A new report is out showing that a vast majority of consumers find cosmetic-only microtransactions acceptable, but they still aren’t fans of them.
A new report from the data-led platform Qutee has shed new light on industry practices and the future of the industry. Titled Gaming Today, the report received over 10,000 poll responses across a multitude of questions. One of those questions concerns microtransactions and the growing monetization of games.
According to the report, 69% of respondents found cosmetic-only microtransaction as an acceptable form of monetization. This is a good sign for games like Call of Duty: WWII, which chose to monetize cosmetics rather than new weapons like Black Ops III and Modern Warfare Remastered. The caveat to this is that only 1.3% of respondents were fans of microtransactions. So, while there is a clear preference for cosmetics-only, consumers are still very against the practice in general.
Pay-to-Win models, however, were disliked by 22% of the respondents with some going as far to call this type of monetization ‘sickening’ and ‘toxic.’ Middle-earth: Shadow of War and Star Wars Battlefront II faced intense backlash for including microtransactions that gave paying players an advantage. So, while cosmetics-only are acceptable, Pay-to-Win models remain unacceptable.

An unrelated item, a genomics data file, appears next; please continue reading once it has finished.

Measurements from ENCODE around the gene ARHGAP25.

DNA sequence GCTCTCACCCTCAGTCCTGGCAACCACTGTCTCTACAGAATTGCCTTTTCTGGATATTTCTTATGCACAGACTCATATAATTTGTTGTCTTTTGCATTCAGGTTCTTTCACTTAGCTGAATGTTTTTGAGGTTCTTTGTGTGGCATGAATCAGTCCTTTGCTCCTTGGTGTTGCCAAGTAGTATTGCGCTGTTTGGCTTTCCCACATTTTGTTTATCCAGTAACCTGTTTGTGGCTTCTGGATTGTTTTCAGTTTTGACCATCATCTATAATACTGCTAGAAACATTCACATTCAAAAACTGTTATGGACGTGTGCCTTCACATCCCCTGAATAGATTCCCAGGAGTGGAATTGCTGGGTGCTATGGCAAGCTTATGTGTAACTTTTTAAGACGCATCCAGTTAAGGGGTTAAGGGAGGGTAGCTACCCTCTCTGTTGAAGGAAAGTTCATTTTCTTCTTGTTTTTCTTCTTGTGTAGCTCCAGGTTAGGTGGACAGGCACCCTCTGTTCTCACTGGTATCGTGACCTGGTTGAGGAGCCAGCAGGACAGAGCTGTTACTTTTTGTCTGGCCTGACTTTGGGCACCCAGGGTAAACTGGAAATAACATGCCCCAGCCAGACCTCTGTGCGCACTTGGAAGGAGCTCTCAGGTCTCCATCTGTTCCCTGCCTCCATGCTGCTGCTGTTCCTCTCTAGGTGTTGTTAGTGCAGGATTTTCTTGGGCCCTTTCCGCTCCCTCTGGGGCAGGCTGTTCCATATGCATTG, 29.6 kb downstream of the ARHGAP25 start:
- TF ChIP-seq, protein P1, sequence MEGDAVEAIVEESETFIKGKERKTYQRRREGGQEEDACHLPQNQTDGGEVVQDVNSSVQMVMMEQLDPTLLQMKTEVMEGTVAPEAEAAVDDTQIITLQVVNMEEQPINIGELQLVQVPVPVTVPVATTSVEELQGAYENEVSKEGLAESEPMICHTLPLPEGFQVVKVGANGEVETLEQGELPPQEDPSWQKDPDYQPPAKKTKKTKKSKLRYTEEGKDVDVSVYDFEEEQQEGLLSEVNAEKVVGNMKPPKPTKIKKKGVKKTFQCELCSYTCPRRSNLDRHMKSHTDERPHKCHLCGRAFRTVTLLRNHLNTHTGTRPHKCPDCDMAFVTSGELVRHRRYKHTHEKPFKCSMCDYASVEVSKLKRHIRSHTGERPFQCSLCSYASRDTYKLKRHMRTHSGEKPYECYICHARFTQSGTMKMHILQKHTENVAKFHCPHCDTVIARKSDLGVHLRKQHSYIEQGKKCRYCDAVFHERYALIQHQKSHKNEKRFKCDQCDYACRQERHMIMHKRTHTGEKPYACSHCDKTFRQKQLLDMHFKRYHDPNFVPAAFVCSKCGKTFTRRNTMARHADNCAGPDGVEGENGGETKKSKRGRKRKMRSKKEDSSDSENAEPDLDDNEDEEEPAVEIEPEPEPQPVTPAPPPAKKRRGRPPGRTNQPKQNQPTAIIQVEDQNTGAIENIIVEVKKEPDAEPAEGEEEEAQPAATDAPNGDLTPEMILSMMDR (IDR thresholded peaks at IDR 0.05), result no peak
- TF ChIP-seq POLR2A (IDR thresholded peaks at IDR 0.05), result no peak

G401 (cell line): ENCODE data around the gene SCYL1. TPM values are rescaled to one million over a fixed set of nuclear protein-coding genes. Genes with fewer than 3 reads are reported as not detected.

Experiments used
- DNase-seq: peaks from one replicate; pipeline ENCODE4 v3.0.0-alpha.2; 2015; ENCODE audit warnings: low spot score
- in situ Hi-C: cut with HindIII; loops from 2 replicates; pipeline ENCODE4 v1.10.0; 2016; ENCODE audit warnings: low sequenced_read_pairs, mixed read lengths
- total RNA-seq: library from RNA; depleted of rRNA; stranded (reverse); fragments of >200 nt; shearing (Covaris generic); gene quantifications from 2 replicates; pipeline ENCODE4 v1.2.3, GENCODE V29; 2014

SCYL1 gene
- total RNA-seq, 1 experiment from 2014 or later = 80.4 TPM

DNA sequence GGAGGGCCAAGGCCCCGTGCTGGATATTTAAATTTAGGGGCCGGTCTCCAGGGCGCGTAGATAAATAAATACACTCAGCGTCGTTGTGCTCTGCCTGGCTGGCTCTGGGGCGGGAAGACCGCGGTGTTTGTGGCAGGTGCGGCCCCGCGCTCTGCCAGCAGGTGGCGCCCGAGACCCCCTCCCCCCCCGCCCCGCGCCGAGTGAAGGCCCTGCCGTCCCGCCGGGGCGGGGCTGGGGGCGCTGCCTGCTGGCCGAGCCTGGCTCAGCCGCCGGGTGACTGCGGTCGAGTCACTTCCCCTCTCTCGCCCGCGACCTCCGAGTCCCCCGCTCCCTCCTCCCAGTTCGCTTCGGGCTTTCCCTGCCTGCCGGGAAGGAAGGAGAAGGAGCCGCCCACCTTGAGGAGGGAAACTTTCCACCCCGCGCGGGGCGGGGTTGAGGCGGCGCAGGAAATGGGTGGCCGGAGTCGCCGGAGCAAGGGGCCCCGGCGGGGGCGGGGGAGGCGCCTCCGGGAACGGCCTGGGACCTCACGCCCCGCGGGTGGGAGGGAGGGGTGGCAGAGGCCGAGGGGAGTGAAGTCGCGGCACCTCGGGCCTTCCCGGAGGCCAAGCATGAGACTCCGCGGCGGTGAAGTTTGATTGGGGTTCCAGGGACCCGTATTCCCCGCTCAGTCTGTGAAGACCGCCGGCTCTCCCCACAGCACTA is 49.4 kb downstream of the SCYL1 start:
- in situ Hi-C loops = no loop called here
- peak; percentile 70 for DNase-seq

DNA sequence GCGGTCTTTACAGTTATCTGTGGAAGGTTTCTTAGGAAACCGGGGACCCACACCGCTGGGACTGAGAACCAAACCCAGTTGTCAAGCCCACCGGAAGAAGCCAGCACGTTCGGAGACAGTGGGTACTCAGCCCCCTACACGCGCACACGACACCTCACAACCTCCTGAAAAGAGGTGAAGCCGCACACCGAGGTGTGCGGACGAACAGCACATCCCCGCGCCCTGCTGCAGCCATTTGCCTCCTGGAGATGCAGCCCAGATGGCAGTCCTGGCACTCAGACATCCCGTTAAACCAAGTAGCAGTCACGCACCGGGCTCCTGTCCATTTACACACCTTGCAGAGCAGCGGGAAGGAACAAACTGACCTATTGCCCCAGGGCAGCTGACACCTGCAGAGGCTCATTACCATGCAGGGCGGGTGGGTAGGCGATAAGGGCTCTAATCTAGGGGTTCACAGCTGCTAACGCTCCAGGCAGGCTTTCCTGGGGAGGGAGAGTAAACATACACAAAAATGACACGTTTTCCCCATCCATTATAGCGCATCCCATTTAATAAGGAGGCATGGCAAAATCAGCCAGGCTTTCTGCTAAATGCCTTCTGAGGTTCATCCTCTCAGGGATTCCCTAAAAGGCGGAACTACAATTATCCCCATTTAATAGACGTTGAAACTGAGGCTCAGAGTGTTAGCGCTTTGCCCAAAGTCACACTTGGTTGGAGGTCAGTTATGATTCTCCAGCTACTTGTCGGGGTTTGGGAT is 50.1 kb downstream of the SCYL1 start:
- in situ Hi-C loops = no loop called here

The debate over microtransactions and Loot Boxes has reached a critical-level over the past few months. Countries worldwide are investigating if Loot Boxes count as gambling, Hawaii and numerous States are looking at legislation regarding Loot Boxes, and a sitting senator has asked the ESRB to consider making changes to its rating systems.